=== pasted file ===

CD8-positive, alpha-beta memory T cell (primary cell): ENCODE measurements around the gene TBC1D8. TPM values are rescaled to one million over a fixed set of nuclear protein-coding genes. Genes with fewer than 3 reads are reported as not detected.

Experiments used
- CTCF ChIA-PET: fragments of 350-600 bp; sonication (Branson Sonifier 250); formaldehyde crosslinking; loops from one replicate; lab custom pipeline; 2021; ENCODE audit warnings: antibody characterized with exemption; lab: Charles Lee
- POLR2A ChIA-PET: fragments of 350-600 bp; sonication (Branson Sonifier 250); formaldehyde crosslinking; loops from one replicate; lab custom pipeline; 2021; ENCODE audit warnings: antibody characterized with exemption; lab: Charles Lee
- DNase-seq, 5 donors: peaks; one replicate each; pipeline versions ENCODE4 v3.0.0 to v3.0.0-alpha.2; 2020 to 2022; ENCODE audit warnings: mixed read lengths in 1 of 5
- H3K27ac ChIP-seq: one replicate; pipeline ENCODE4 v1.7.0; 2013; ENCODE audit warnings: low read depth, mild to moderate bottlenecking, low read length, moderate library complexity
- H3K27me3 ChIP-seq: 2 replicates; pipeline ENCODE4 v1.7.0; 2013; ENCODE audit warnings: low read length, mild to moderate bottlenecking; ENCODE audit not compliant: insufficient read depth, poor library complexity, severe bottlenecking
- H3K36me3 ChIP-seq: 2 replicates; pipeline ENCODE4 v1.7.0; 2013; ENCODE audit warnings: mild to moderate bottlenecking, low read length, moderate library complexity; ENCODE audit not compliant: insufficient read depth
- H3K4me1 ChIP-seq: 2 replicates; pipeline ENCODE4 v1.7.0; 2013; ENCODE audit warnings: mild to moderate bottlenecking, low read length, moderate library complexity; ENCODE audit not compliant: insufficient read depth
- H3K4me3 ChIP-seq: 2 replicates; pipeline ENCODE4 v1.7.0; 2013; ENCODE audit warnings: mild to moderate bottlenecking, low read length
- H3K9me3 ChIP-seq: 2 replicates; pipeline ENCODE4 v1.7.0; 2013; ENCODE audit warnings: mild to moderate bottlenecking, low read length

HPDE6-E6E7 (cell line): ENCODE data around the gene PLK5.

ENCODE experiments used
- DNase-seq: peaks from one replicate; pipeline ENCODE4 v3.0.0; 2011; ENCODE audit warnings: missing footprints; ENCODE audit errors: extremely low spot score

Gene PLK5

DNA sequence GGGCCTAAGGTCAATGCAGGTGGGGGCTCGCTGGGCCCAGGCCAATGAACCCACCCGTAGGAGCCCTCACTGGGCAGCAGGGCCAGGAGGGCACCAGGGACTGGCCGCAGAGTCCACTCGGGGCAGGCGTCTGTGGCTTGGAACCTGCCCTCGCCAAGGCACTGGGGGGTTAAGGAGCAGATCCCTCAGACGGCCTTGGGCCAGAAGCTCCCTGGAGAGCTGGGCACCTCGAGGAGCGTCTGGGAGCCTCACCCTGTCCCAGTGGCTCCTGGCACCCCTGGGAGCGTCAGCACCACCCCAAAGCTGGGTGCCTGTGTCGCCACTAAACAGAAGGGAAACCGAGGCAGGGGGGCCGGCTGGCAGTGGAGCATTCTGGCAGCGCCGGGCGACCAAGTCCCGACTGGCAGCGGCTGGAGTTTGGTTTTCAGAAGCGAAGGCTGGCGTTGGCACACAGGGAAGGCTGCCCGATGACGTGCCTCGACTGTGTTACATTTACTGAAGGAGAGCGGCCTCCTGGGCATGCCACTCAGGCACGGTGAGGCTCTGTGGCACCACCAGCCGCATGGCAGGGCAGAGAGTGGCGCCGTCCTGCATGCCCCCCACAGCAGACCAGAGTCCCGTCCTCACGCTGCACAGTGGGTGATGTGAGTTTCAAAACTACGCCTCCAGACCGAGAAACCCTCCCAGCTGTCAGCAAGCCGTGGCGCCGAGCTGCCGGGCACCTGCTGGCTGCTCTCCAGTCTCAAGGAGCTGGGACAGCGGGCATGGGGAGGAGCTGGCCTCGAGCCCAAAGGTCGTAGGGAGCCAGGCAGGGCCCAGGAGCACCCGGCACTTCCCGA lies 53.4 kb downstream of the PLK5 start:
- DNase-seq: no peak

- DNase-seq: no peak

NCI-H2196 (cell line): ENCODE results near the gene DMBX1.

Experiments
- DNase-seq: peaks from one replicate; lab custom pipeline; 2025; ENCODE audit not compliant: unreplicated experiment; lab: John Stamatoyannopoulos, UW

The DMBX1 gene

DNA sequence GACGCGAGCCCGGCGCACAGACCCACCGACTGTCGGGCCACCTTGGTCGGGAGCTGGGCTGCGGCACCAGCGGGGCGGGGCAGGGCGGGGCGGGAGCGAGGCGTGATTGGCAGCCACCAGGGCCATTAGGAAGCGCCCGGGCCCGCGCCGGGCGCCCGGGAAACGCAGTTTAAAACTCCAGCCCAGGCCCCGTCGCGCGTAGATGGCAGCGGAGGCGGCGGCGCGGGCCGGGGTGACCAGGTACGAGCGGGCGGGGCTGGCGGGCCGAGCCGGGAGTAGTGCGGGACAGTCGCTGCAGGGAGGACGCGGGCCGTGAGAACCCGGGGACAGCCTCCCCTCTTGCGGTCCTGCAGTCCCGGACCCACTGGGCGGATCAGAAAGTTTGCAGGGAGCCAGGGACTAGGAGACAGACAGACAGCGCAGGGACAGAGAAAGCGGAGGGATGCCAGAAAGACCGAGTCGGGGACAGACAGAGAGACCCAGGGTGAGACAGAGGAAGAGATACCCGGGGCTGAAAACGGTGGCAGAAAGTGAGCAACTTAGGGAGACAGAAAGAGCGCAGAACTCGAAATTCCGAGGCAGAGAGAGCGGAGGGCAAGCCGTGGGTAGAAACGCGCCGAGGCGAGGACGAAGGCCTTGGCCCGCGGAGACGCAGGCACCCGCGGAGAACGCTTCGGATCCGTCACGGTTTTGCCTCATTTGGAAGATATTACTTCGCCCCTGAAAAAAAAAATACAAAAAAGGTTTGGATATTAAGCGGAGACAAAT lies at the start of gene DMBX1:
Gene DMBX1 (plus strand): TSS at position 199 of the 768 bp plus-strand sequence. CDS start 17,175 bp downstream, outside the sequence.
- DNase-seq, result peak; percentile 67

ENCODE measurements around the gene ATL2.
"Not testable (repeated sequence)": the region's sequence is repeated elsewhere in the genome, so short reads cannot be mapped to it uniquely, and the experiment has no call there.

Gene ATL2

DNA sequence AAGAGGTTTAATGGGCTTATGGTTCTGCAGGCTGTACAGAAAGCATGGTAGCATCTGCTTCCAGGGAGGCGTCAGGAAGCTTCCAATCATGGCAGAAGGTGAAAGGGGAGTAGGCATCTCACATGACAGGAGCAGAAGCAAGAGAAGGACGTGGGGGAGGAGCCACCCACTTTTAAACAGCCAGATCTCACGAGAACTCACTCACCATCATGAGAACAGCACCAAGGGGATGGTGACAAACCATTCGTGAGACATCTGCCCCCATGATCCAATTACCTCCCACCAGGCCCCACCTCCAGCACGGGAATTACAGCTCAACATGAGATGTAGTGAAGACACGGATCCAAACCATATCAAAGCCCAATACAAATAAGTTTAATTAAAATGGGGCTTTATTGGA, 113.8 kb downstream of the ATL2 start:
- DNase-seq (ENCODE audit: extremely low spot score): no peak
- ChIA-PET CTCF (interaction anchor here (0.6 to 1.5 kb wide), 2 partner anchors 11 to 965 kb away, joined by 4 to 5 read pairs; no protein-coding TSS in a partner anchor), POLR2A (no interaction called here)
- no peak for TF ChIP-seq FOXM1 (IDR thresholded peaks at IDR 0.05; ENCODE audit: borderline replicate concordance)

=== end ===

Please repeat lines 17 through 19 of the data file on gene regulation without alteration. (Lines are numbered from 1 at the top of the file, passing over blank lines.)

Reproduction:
- DNase-seq: no peak

- DNase-seq: no peak

NCI-H2196 (cell line): ENCODE results near the gene DMBX1.